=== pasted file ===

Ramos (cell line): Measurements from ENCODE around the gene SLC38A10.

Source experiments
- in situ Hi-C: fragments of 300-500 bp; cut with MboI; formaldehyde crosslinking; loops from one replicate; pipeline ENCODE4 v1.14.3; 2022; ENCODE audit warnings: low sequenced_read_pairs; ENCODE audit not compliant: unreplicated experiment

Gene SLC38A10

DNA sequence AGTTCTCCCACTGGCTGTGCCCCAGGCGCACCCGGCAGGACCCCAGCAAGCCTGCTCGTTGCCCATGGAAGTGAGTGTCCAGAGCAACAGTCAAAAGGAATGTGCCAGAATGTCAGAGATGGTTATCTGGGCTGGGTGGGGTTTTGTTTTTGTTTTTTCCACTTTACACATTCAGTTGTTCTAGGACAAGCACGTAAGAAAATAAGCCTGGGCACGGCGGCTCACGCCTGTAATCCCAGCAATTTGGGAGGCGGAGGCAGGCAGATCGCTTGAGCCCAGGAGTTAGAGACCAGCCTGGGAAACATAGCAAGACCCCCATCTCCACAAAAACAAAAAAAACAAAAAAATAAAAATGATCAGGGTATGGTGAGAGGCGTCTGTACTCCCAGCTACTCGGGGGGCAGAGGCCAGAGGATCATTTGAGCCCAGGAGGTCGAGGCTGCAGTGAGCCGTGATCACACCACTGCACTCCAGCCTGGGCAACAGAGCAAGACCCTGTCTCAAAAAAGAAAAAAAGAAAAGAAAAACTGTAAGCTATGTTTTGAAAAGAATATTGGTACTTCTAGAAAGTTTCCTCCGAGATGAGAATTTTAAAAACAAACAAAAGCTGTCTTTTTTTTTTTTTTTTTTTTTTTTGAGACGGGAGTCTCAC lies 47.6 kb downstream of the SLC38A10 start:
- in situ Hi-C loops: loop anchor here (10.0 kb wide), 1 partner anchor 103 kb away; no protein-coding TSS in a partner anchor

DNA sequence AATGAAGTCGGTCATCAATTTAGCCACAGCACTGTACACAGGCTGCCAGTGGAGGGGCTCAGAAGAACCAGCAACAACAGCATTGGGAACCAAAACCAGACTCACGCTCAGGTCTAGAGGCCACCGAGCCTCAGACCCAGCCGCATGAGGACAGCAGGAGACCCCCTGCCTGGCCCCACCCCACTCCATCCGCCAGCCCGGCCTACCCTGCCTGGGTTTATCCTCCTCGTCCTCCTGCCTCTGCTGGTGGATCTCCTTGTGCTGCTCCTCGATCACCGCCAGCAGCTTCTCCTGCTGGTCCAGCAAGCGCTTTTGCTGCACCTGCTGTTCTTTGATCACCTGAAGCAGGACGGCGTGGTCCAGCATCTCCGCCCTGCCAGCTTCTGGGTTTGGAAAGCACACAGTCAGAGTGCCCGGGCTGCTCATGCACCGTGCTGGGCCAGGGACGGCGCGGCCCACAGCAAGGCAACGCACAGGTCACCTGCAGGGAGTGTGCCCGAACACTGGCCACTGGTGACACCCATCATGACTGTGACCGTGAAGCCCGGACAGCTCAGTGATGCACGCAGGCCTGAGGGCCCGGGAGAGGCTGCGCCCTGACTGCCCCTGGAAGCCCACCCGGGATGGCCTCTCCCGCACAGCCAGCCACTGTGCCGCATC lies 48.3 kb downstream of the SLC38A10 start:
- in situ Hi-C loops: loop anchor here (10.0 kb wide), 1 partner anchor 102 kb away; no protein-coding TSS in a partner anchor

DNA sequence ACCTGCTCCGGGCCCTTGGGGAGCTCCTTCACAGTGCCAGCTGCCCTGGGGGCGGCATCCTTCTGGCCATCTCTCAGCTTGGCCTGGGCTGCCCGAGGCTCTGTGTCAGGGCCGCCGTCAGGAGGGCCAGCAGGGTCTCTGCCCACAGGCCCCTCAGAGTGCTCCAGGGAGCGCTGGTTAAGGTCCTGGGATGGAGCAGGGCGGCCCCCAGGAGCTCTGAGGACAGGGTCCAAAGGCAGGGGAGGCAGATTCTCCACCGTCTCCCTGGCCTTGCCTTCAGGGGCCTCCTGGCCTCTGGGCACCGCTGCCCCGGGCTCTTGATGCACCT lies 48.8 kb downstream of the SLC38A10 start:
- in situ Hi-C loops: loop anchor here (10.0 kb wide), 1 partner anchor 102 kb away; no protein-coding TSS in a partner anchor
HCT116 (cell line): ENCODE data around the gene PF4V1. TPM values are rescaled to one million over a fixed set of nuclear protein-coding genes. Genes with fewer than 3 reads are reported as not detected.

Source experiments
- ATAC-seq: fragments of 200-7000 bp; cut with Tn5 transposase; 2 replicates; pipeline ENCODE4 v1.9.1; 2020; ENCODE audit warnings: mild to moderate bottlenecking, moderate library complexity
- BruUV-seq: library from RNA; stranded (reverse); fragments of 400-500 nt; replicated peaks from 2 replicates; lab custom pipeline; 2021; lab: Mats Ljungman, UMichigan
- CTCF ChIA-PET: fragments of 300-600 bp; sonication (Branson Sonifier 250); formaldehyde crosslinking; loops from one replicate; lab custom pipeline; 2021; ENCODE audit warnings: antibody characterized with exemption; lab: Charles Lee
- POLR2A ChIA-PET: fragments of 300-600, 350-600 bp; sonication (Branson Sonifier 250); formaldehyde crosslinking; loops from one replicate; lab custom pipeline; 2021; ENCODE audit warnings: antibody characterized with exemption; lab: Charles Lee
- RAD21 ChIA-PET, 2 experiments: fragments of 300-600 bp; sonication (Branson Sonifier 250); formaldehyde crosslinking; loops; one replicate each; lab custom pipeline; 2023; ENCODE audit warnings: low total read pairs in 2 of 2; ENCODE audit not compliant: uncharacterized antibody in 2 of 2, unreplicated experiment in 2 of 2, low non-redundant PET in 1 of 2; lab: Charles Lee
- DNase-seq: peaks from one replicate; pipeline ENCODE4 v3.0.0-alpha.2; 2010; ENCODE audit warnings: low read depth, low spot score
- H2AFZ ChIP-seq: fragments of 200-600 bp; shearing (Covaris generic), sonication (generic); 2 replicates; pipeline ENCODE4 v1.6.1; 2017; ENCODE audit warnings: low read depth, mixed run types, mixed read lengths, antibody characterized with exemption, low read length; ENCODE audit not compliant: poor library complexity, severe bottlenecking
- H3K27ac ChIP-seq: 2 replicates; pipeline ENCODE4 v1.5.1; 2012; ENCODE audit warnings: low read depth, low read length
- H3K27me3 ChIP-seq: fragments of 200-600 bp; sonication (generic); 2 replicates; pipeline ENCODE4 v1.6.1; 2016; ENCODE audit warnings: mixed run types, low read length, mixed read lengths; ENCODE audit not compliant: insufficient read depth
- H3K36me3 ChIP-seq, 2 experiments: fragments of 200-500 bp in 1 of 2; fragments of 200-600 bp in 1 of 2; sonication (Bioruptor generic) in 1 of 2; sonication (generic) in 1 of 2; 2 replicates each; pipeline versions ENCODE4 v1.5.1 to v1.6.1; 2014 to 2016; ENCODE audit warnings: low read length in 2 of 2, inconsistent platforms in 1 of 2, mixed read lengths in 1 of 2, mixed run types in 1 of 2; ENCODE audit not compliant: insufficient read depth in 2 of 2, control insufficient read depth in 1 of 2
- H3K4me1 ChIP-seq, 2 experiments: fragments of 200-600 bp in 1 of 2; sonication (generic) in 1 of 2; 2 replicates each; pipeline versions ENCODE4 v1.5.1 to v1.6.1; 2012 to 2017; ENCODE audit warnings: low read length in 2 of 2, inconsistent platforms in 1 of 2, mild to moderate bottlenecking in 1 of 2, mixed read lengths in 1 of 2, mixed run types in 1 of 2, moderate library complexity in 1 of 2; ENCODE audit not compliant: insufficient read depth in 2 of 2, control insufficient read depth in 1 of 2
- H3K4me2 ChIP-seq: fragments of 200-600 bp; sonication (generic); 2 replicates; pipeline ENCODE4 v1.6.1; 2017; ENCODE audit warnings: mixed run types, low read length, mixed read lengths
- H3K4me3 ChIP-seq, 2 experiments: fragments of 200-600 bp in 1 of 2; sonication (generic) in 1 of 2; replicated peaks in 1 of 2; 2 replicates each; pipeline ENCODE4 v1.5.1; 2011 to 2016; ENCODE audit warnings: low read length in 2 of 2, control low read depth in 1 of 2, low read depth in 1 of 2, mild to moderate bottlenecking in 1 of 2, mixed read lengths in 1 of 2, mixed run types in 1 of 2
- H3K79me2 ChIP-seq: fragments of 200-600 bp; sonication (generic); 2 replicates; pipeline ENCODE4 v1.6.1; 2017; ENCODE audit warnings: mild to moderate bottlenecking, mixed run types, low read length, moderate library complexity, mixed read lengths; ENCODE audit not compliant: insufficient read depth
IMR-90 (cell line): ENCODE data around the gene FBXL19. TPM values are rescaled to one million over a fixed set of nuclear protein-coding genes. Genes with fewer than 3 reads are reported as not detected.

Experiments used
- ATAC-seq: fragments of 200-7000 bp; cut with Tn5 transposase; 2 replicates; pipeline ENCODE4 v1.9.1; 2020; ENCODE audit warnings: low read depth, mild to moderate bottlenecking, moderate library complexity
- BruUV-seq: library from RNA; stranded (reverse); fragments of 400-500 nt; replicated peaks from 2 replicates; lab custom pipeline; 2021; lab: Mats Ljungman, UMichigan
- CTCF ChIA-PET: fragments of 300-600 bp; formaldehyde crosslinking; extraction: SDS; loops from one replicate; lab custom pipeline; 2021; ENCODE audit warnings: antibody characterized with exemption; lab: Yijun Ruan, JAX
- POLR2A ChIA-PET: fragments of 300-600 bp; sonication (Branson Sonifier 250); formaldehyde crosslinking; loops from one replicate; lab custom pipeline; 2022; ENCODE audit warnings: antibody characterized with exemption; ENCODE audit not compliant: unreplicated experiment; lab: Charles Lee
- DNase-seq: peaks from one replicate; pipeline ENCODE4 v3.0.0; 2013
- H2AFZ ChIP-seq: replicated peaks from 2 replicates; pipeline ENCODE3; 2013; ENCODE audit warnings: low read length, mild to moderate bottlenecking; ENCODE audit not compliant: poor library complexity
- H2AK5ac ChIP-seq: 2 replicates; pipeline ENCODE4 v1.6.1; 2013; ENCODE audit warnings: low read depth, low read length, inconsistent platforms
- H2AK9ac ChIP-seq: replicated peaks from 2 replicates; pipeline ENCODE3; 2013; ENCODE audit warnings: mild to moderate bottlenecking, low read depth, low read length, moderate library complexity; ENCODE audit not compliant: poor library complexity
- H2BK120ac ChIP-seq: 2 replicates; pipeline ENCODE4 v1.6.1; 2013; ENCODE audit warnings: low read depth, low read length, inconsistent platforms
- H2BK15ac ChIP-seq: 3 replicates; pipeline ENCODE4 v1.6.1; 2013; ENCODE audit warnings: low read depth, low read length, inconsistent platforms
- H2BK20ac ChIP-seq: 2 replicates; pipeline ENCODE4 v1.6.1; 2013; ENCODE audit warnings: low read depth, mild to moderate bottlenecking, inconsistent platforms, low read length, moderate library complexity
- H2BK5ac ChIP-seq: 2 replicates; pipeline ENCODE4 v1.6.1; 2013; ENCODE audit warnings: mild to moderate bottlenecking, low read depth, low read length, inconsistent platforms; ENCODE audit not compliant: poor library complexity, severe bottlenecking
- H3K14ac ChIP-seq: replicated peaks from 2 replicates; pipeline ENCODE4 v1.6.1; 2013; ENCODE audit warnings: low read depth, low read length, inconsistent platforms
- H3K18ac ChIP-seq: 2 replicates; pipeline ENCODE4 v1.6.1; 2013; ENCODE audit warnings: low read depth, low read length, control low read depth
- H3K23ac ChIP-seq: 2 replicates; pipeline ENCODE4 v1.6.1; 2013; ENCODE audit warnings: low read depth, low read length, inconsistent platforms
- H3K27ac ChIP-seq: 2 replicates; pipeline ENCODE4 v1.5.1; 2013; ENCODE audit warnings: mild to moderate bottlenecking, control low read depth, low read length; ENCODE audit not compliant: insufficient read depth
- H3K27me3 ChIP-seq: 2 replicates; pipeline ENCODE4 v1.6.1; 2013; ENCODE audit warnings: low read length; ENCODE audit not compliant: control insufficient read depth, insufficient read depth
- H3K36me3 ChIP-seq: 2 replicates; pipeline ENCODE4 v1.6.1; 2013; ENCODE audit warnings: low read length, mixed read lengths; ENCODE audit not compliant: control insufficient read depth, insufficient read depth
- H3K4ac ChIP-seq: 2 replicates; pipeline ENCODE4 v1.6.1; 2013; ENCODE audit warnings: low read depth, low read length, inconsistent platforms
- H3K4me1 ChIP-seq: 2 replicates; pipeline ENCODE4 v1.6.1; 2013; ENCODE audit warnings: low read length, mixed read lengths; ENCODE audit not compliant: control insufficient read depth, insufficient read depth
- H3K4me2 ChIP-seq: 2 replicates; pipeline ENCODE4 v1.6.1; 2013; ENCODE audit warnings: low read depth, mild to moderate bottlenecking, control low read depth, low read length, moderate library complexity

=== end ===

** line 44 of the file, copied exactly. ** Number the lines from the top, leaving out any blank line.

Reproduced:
- H3K27ac ChIP-seq: 2 replicates; pipeline ENCODE4 v1.5.1; 2013; ENCODE audit warnings: mild to moderate bottlenecking, control low read depth, low read length; ENCODE audit not compliant: insufficient read depth